In the Yoga Sutras, Patanjali instructs yogis to practice non-attachment. It’s only when we move beyond our attachment to our human nature that we clear the path to connection with a higher power. We need to move beyond our minds. We also need to acknowledge the importance of teachers in yoga. Our teachers lead us to the truth that is already within us.
Yoga is an experience of being. As yogis, we can approach enlightenment, not through our thoughts, but through experience. We use many tools (practices) to reach this goal. The first practice Patanjali suggests in the Yoga Sutras is meditation.
The goal of meditation is to go within and connect to the truth that is already there. But how can we be sure what we perceive within ourselves is true? How can we learn to meditate? Few of us can do this work alone.
The Importance of Teachers in Yoga
It’s important to realize that, while truth is within us, most of us need some outside help. We need a starting place—a resource—that can help us find our own inner teacher. This is different from deferring power to another source. It’s not mindless faith in a set of rules to follow. When we work with our teachers, we’re acknowledging that more experienced yogis can show us how to find the power within.
For yogis, there is an ultimate teacher. We may call that teacher God if we choose, but the name is not important. In the Yoga Sutras, the ultimate teacher is called Ishvara. Patanjali acknowledges that yogis can become enlightened in many ways. The pace can be slow, moderate, or quick, depending on one’s discipline and practice. The quickest way to enlightenment is by devotion to Ishvara.
In sutra 1.24, Ishvara—the supreme teacher—is described as “a particular yet universal indweller, untouched by afflictions, actions, impressions and their results.” Ishvara is the teacher of teachers, and surrender to this ultimate power is one step along the yogic path.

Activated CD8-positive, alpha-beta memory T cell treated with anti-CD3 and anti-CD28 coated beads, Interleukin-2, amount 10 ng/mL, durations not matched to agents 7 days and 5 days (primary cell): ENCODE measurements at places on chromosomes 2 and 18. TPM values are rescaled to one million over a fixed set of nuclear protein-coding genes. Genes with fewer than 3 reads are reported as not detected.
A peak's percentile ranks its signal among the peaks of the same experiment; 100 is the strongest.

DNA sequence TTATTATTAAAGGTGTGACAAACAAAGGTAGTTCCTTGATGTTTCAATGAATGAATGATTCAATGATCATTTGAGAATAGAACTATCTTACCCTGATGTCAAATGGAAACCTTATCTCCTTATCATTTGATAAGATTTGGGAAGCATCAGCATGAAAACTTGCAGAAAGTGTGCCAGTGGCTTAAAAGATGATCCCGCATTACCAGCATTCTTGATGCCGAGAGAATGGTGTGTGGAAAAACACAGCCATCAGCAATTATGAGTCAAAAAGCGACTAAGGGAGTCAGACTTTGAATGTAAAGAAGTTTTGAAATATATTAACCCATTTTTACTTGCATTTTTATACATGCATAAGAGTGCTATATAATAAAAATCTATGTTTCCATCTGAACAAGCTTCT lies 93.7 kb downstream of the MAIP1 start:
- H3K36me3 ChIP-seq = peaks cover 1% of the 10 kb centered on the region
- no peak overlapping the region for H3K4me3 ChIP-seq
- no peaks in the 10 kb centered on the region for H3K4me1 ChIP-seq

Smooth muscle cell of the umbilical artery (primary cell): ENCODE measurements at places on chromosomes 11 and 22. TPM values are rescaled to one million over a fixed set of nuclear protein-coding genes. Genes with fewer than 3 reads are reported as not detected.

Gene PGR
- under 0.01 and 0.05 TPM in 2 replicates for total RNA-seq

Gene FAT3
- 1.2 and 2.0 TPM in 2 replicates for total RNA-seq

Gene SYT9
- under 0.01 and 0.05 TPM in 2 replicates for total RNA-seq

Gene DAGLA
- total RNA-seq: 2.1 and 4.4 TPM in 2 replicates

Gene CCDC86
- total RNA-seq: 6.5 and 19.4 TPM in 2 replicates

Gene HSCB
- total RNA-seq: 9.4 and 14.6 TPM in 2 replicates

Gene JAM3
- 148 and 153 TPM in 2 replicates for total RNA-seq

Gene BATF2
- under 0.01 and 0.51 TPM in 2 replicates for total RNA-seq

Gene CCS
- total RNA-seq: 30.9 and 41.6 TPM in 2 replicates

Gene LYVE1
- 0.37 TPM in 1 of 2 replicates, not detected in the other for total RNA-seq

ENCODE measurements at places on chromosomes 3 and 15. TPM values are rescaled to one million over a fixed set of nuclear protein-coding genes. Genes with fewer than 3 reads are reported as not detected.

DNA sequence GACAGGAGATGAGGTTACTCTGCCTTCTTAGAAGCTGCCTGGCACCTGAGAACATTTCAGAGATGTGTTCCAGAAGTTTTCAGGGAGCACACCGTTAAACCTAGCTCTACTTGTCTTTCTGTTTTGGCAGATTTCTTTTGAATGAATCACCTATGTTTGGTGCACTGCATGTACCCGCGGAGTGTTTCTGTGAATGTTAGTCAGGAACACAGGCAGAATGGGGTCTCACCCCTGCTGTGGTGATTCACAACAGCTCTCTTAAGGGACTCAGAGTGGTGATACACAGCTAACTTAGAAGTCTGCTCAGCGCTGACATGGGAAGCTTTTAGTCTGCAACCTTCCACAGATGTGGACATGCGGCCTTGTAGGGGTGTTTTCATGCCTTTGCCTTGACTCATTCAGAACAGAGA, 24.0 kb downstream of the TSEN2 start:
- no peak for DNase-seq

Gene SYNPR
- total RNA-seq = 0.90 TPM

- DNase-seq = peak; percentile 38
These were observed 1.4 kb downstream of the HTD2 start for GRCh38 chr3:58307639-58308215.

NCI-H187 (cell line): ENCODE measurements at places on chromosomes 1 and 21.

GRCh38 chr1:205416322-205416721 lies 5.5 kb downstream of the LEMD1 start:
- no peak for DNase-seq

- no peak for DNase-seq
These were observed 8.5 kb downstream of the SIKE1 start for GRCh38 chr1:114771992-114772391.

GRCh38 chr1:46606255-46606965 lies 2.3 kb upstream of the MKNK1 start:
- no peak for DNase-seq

We can’t underestimate the importance of teachers in yoga if we want to get past our egos and chattering minds. We need our teachers to introduce us to the practice of yoga. That said, we must also choose our teachers with care.
Choosing Our Teachers
If you’ve practiced with more than one yoga teachers, you’ve probably noticed that each is unique. To be effective, a yoga teacher needs to connect with her or his students and vice versa. If something your teacher tells you doesn’t resonate with you, pause. Consider whether you are resisting truth or whether the teacher is misleading you. This isn’t an easy distinction, but it’s important one. Let your conscience be your guide.
Remember, though, that your conscience is not your mind. We’re trying to still the mind to reach an inner knowing. Experienced teachers who have traveled this path can help guide us. The best of these teachers will lead us to our own inner teacher.
The yoga journey has no finish line. There is only practice. The longer you travel, the more infinite and expansive your perception of truth will become. Thank your teachers for their guidance on this journey, especially the one that dwells within you!